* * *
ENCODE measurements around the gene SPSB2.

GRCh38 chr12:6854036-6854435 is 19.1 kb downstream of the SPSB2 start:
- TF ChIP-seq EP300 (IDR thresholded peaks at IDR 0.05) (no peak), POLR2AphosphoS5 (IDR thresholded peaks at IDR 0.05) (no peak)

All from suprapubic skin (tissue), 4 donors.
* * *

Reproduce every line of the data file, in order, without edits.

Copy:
ENCODE measurements around the gene SPSB2.

GRCh38 chr12:6854036-6854435 is 19.1 kb downstream of the SPSB2 start:
- TF ChIP-seq EP300 (IDR thresholded peaks at IDR 0.05) (no peak), POLR2AphosphoS5 (IDR thresholded peaks at IDR 0.05) (no peak)

All from suprapubic skin (tissue), 4 donors.